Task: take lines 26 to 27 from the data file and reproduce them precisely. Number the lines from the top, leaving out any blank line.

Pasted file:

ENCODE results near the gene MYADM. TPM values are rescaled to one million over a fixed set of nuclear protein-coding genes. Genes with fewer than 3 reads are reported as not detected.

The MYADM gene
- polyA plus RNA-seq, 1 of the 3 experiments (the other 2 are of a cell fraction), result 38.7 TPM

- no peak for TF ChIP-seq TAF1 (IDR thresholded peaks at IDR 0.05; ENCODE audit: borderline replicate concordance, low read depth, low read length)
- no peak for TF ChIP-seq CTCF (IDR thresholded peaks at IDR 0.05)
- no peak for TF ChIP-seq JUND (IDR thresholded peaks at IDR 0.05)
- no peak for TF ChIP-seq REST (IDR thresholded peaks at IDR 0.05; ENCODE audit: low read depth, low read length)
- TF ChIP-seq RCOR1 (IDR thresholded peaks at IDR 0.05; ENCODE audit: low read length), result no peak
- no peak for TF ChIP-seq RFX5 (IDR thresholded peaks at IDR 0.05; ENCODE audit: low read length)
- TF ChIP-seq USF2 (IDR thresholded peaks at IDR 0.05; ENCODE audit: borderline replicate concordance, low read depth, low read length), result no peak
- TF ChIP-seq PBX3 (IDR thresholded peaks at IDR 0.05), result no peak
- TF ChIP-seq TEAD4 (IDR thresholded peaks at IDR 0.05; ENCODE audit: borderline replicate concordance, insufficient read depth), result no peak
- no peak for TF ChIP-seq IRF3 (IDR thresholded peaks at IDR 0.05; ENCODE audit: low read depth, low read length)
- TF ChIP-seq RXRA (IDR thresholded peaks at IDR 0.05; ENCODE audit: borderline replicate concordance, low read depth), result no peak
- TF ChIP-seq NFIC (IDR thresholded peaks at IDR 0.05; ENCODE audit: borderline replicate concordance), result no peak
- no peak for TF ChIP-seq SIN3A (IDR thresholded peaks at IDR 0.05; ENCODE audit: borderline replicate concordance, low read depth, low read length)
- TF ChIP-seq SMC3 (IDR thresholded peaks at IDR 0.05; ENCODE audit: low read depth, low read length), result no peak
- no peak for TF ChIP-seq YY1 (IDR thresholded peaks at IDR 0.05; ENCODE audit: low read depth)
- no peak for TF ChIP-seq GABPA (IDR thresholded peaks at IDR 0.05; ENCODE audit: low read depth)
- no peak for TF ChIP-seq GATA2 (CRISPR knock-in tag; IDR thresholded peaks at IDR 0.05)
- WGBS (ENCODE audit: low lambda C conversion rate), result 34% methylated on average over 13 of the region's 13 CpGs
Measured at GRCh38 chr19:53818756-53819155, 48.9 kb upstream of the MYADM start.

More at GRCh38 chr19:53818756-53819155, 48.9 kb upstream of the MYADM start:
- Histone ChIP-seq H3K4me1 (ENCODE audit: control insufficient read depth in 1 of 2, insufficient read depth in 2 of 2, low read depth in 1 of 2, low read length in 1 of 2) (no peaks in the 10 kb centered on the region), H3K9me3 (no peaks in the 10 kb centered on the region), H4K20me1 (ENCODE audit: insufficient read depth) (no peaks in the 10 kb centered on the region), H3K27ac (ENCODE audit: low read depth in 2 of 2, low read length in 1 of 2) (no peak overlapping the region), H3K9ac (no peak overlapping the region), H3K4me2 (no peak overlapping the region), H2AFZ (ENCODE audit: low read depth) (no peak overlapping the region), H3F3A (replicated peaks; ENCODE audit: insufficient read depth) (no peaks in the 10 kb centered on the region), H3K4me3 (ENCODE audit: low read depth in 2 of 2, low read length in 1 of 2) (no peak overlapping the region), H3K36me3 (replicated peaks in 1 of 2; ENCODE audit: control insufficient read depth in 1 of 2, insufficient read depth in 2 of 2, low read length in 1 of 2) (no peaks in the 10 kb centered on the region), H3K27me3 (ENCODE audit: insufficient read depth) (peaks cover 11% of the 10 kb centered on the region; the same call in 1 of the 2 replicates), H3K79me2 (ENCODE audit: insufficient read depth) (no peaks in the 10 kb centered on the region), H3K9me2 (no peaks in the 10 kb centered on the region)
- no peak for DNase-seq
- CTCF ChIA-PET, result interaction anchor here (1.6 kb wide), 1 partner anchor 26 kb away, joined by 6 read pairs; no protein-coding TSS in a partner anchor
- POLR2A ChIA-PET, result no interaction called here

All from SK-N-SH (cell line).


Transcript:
- CTCF ChIA-PET, result interaction anchor here (1.6 kb wide), 1 partner anchor 26 kb away, joined by 6 read pairs; no protein-coding TSS in a partner anchor
- POLR2A ChIA-PET, result no interaction called here